Most of European Banks Turn to Bailouts

European banks row on Monday to seize the rescue package to shore up its State finances, part of measures to curb a global crisis that has begun to restore confidence between the institutions. The rate banks charge each other for the dollar and euro loans was reduced, suggesting that confidence in the treatment of other lenders is returning to the market. European shares rose by more than two percent on optimism of the financial sector crisis might ease.

The banks were afraid of lending because no one knows for sure what groups were threatened by bad home loans, the freezing of credit lines not only for itself but also to companies.

Merrill Lynch & Co. chief executive said he hoped the measures taken in the United States, where the sub-prime mortgage crisis began, would succeed, while the economy may need years to recover.

“It is likely to take several years to repair the damage that was done,” said John Thain, in Dubai.

“This is not going to get better results in three to six months.”

Governments have pledged about $ 3.3 billion – roughly equal to the economic output of Germany – to guarantee bank deposits and bank to bank loans, and in some cases have taken stakes in banks that have a lot of bad assets.


Germany’s Cabinet adopted strict conditions for banks that make use of its 500 million euros ($ 674 million) rescue package, including limits on managers’ salaries, bonuses and allowances.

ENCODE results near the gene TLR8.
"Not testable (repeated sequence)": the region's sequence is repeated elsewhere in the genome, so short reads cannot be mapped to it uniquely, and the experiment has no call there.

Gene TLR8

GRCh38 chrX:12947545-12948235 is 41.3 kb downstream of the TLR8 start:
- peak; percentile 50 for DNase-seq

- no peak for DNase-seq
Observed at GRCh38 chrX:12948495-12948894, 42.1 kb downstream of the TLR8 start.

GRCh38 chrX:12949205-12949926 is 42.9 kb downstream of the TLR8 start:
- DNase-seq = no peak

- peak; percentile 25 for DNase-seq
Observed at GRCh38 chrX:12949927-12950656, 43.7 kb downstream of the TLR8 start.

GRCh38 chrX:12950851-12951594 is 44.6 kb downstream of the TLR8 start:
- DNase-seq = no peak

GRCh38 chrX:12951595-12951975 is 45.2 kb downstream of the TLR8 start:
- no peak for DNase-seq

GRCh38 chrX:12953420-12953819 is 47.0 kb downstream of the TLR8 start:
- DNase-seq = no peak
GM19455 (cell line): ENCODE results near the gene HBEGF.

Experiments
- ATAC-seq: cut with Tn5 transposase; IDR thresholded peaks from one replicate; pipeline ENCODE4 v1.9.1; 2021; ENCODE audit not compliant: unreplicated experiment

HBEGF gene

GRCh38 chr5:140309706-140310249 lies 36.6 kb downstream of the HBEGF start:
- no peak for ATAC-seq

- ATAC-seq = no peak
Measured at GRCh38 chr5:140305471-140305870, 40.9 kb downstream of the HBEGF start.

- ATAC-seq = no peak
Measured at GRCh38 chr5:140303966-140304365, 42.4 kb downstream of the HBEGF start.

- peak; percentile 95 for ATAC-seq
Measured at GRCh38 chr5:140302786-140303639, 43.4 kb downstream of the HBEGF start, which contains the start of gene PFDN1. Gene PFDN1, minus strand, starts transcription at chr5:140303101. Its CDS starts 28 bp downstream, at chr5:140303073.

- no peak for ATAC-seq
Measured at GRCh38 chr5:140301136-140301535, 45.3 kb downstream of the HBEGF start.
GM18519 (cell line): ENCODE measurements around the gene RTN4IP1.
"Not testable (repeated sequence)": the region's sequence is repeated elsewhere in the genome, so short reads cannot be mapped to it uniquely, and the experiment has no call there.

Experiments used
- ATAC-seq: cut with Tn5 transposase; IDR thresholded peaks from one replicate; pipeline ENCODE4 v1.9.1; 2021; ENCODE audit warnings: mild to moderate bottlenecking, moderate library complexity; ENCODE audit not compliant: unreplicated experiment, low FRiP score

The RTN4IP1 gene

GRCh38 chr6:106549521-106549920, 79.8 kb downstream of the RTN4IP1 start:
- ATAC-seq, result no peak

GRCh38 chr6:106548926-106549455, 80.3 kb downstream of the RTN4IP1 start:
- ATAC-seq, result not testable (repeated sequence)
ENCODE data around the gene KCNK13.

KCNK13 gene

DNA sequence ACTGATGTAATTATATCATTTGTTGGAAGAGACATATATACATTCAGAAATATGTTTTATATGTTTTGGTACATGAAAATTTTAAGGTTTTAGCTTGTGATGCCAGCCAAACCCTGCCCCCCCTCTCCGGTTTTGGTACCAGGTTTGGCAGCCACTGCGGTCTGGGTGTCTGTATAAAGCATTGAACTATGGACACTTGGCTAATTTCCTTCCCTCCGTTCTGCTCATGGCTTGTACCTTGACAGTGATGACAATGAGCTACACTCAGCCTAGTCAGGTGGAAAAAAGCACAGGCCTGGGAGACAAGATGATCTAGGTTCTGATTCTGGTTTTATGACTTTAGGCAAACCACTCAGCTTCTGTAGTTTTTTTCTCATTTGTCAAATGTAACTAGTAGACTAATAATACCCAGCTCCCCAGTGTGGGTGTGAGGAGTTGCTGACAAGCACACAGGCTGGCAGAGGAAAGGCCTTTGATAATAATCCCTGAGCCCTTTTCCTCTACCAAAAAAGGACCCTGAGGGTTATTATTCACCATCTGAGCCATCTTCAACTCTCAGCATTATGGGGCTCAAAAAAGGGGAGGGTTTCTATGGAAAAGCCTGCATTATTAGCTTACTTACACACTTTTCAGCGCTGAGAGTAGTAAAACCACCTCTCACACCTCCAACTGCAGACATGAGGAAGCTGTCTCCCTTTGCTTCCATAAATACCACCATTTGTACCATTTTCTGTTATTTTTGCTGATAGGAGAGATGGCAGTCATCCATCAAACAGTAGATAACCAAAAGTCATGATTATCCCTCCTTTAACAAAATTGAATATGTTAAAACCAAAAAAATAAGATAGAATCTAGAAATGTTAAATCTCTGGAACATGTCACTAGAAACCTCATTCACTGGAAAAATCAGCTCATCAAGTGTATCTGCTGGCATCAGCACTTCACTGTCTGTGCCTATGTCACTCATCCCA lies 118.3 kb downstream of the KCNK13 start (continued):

“The criteria for adequate (pay) are based on the responsibilities and individual performance, business conditions and the success and prospects of the company compared with others in your field,” the provisions agreed by the Council of Ministers said.

Bavaria’s public sector bank, BayernLB, is ready to ask for funds, Bavaria’s finance minister said. Commerzbank said it would take a close look at the use of funds.

Societe Generale led to a sharp drop in France for three banks of more concern, as may be next in line for state funds.

On Sunday, the Dutch government agreed a 10 million euro cash injection financial group ING, fueling its shares higher by nearly 23 percent.

ING said it had agreed to sell Taiwan from its life insurance unit Fubon Financial to $ 600 million, increasing its capital in an agreement analysts said would benefit shareholders.

“We are in great financial turmoil, and the storm has been building in recent weeks. We wanted to ensure that there was a buffer, a buffer large enough to carry us through the storm,” ING said Chief Financial Officer John Hele CNBC-TV.

In Sweden, the government outlined a plan worth over 1.5 billion kronor ($ 271.5 million), which include loan guarantees and a bail-deep.

“The government is proposing far-reaching measures to alleviate the effects in Swedish homes and businesses in the financial






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